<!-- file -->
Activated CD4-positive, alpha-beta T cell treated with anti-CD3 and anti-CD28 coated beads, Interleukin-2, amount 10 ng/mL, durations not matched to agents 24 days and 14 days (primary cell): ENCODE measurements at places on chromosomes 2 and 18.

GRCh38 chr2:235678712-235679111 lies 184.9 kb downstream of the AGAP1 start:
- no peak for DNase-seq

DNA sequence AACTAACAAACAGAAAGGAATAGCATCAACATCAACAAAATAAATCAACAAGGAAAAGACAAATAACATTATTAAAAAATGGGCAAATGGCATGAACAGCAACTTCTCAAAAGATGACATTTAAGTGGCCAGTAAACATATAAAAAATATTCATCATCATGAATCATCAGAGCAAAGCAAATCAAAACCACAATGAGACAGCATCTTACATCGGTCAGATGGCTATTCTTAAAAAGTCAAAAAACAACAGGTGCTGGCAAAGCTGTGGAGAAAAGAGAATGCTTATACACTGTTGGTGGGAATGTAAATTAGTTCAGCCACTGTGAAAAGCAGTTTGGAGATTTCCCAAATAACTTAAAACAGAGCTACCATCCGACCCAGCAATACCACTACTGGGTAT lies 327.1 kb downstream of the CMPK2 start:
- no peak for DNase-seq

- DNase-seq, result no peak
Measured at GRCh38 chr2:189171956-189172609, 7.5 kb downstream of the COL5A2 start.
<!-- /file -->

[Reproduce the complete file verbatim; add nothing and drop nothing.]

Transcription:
Activated CD4-positive, alpha-beta T cell treated with anti-CD3 and anti-CD28 coated beads, Interleukin-2, amount 10 ng/mL, durations not matched to agents 24 days and 14 days (primary cell): ENCODE measurements at places on chromosomes 2 and 18.

GRCh38 chr2:235678712-235679111 lies 184.9 kb downstream of the AGAP1 start:
- no peak for DNase-seq

DNA sequence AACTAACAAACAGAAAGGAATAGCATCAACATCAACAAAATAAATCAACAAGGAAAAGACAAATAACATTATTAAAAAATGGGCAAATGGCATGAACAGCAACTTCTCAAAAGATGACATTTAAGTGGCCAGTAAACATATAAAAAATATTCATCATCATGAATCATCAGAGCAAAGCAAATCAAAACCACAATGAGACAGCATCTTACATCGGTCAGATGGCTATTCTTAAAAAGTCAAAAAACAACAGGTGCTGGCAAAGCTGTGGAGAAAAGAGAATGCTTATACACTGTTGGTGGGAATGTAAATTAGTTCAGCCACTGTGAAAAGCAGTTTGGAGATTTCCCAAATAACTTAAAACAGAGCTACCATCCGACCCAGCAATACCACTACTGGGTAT lies 327.1 kb downstream of the CMPK2 start:
- no peak for DNase-seq

- DNase-seq, result no peak
Measured at GRCh38 chr2:189171956-189172609, 7.5 kb downstream of the COL5A2 start.